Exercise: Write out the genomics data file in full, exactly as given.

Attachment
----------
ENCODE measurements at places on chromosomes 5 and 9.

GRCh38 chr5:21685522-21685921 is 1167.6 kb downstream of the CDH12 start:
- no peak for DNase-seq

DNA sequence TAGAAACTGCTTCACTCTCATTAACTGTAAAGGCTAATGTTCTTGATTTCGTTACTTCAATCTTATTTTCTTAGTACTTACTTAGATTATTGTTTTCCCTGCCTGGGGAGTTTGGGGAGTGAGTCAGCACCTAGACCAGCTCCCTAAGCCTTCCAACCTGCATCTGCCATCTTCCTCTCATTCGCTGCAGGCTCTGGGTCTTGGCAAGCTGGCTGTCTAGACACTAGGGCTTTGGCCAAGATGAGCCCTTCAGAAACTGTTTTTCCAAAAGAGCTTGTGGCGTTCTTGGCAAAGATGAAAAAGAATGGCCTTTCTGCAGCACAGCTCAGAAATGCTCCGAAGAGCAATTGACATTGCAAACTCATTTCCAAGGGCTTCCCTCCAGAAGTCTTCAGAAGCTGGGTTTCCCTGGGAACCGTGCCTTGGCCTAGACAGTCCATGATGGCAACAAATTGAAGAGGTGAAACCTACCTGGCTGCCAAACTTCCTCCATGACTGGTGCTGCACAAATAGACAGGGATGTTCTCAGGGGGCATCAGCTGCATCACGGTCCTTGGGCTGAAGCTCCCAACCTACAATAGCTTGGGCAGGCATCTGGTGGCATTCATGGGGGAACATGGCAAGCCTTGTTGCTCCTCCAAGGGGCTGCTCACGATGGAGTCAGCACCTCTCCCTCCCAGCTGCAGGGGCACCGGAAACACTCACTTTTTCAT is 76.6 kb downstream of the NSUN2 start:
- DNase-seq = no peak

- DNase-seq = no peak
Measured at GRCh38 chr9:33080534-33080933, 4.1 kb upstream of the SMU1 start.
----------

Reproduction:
ENCODE measurements at places on chromosomes 5 and 9.

GRCh38 chr5:21685522-21685921 is 1167.6 kb downstream of the CDH12 start:
- no peak for DNase-seq

DNA sequence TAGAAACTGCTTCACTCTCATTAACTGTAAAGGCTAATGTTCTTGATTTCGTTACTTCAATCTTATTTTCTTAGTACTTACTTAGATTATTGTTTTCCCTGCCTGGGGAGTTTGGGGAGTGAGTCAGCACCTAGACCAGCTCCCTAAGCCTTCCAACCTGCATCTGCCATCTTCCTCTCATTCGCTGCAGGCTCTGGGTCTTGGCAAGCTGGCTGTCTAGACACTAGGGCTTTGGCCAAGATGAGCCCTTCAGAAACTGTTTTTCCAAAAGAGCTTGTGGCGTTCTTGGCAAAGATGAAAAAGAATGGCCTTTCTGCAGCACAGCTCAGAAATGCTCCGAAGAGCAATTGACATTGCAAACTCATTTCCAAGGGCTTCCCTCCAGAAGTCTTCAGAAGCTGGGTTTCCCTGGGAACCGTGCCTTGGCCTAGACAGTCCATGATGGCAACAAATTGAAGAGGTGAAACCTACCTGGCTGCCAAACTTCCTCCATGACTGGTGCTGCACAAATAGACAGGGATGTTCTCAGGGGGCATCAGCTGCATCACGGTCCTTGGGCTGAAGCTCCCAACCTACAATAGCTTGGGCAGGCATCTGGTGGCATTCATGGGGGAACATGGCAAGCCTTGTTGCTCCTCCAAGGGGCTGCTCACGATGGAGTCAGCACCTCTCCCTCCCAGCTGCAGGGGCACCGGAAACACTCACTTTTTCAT is 76.6 kb downstream of the NSUN2 start:
- DNase-seq = no peak

- DNase-seq = no peak
Measured at GRCh38 chr9:33080534-33080933, 4.1 kb upstream of the SMU1 start.